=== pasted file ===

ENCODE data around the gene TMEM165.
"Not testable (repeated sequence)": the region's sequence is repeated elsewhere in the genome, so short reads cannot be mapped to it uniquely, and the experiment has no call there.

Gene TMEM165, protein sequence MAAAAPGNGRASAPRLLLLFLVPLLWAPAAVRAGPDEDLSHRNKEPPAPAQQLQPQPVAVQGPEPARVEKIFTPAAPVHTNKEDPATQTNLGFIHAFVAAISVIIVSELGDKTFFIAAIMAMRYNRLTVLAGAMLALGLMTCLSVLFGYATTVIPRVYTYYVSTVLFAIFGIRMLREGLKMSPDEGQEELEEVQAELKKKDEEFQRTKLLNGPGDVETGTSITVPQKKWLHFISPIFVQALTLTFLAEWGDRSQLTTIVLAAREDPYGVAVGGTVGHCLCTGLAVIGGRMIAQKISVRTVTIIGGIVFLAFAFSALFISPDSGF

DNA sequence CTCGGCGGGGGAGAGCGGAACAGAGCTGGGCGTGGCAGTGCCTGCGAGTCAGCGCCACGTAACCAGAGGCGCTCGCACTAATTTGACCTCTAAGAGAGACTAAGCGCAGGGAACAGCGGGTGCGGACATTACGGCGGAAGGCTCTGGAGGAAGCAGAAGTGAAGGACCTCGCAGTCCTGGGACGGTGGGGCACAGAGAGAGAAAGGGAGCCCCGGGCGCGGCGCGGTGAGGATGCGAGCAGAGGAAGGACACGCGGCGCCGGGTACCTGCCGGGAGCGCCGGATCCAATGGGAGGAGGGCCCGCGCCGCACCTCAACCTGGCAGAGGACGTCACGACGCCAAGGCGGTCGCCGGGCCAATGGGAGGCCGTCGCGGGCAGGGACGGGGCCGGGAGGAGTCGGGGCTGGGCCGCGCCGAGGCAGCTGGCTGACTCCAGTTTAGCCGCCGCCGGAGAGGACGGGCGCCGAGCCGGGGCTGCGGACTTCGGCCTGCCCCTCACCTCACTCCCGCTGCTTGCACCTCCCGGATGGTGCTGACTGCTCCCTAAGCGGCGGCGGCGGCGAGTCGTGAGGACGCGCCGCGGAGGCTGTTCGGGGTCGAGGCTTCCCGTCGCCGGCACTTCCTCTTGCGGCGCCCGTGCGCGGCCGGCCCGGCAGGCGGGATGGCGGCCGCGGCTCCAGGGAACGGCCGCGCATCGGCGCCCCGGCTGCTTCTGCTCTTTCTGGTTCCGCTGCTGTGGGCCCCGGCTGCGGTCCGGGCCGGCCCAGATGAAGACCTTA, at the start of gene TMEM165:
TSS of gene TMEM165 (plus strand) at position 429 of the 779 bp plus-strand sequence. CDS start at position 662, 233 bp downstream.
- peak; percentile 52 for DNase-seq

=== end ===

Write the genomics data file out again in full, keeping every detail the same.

ENCODE data around the gene TMEM165.
"Not testable (repeated sequence)": the region's sequence is repeated elsewhere in the genome, so short reads cannot be mapped to it uniquely, and the experiment has no call there.

Gene TMEM165, protein sequence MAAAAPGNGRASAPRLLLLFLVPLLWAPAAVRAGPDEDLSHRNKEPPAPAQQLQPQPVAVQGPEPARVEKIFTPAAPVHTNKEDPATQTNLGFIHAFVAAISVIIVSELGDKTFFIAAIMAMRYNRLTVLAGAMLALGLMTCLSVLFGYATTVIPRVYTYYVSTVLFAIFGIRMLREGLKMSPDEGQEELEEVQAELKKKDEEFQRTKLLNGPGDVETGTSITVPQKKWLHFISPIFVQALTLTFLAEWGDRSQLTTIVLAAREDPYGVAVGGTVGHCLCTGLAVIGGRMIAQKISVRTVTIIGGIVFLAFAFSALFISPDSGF

DNA sequence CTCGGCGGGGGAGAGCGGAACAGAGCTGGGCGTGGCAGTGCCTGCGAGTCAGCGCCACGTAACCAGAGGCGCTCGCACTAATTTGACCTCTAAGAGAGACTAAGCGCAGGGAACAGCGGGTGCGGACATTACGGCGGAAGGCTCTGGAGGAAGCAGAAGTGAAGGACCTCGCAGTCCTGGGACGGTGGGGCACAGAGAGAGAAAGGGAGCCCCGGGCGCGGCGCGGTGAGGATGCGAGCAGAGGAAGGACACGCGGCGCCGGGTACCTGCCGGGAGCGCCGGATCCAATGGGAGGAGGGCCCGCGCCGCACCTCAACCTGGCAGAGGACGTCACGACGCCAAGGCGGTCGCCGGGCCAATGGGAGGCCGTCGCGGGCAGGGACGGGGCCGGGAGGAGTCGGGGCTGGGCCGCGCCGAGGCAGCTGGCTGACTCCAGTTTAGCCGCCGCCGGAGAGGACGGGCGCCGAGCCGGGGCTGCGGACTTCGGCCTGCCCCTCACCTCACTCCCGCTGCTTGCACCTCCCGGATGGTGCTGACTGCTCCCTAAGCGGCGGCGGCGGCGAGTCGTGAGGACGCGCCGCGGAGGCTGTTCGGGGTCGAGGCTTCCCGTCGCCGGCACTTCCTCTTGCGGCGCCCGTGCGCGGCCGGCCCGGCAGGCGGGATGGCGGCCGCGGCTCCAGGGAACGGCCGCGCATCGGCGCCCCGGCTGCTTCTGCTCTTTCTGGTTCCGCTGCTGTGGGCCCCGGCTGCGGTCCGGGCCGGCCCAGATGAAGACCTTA, at the start of gene TMEM165:
TSS of gene TMEM165 (plus strand) at position 429 of the 779 bp plus-strand sequence. CDS start at position 662, 233 bp downstream.
- peak; percentile 52 for DNase-seq